The first case to be considered is that of a slide which, because of the natural tendency of the film which has come from a roll, has a shape which is convex relative to slight source'28. Under the heating effect of lamp 28, this tendency is increased. In operation, light beam 25 which falls on a point 26 of slide which is close to the edge of this slide, is reflected to that part of photoresistor 11 which is closer to carrier 8, while beam 24 which'is impinged upon point 27 of the slide is only somewhat deflected from the center of photoresistor 7 since point 27 is in a plane which is sub stantially perpendicular to the optical axis. Motor thus moves lens carrier 3 in direction B for sharp focus- The second case generally arises after cooling of a previously projected slide.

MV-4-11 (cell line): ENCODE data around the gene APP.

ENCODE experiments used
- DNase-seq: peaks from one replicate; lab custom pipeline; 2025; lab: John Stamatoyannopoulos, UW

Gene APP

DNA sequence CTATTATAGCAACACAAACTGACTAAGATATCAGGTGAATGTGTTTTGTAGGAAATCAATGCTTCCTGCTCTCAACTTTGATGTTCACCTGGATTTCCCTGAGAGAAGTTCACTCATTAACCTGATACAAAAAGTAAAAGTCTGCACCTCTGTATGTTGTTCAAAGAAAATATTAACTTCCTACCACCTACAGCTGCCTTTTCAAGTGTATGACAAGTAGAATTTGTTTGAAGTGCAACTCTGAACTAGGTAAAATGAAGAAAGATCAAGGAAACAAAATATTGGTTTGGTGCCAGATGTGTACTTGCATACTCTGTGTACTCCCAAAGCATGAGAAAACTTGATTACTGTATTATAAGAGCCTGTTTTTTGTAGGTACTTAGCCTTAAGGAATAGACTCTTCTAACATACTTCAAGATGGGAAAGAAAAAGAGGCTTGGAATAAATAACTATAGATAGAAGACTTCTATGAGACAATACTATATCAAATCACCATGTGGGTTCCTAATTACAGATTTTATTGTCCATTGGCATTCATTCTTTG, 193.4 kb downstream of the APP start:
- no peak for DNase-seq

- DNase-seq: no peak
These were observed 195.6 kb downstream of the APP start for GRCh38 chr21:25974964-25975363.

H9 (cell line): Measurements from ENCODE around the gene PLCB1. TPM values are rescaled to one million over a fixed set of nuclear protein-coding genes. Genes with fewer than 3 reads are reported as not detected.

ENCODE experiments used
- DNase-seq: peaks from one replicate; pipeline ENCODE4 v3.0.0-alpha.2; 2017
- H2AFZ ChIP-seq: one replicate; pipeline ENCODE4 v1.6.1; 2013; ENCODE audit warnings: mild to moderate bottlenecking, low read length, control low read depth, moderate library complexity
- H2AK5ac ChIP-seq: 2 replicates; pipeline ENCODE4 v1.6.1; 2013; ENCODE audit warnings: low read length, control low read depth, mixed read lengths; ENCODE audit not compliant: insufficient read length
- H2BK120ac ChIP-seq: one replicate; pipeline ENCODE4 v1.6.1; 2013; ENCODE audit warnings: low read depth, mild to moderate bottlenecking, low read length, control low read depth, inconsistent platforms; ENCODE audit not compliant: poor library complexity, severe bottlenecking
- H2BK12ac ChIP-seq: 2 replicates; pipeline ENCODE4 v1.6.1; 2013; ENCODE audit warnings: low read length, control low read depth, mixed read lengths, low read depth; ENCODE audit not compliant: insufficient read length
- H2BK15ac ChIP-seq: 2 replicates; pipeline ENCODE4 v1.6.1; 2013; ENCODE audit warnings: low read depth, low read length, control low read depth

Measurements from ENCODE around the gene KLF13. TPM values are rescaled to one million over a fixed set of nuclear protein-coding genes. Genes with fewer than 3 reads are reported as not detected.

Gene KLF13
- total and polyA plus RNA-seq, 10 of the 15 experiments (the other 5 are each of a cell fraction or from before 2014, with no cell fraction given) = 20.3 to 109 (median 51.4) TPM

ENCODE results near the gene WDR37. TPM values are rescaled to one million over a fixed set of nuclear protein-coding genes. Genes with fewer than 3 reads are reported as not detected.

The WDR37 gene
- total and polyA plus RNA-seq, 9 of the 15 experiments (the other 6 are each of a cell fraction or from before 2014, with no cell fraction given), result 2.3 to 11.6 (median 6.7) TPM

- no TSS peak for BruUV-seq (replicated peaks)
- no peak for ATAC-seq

In the second case, the slide is deformed in a direction opposite to the original convex direction of the slide relative to lamp 28' prior to jumping. ln this case, beam 24 of the first opto-electrical means is deflected a lesser distance onto that part of photoresistor 7 which is closer to objective 2 than is beam on the corresponding half of photoresistor 11. This unequal deflection of the reflected beams (corresponding beams) corresponding to beams 24 and 25 causes the arrangement of the present invention to move objective 2 in direction A, thereby compensating for the deformation of slide 15.